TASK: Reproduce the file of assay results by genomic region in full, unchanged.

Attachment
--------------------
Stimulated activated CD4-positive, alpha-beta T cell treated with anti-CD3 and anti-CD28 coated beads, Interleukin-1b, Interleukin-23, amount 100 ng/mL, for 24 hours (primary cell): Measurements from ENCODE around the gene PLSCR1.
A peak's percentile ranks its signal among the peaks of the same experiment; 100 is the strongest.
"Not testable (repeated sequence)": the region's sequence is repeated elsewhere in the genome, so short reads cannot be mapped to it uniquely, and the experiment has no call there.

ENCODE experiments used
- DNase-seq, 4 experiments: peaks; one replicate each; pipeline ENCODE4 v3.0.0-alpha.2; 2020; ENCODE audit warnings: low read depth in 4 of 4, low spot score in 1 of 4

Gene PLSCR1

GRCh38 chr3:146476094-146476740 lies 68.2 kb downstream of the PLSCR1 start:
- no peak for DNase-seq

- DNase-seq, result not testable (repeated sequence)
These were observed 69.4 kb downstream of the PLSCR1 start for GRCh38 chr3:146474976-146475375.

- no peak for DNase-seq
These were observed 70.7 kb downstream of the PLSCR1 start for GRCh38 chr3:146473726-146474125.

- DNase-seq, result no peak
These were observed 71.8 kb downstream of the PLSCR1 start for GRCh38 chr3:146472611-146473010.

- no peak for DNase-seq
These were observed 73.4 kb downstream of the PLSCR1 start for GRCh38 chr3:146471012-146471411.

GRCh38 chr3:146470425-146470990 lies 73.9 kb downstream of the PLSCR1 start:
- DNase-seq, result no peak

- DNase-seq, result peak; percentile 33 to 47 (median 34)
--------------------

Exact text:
Stimulated activated CD4-positive, alpha-beta T cell treated with anti-CD3 and anti-CD28 coated beads, Interleukin-1b, Interleukin-23, amount 100 ng/mL, for 24 hours (primary cell): Measurements from ENCODE around the gene PLSCR1.
A peak's percentile ranks its signal among the peaks of the same experiment; 100 is the strongest.
"Not testable (repeated sequence)": the region's sequence is repeated elsewhere in the genome, so short reads cannot be mapped to it uniquely, and the experiment has no call there.

ENCODE experiments used
- DNase-seq, 4 experiments: peaks; one replicate each; pipeline ENCODE4 v3.0.0-alpha.2; 2020; ENCODE audit warnings: low read depth in 4 of 4, low spot score in 1 of 4

Gene PLSCR1

GRCh38 chr3:146476094-146476740 lies 68.2 kb downstream of the PLSCR1 start:
- no peak for DNase-seq

- DNase-seq, result not testable (repeated sequence)
These were observed 69.4 kb downstream of the PLSCR1 start for GRCh38 chr3:146474976-146475375.

- no peak for DNase-seq
These were observed 70.7 kb downstream of the PLSCR1 start for GRCh38 chr3:146473726-146474125.

- DNase-seq, result no peak
These were observed 71.8 kb downstream of the PLSCR1 start for GRCh38 chr3:146472611-146473010.

- no peak for DNase-seq
These were observed 73.4 kb downstream of the PLSCR1 start for GRCh38 chr3:146471012-146471411.

GRCh38 chr3:146470425-146470990 lies 73.9 kb downstream of the PLSCR1 start:
- DNase-seq, result no peak

- DNase-seq, result peak; percentile 33 to 47 (median 34)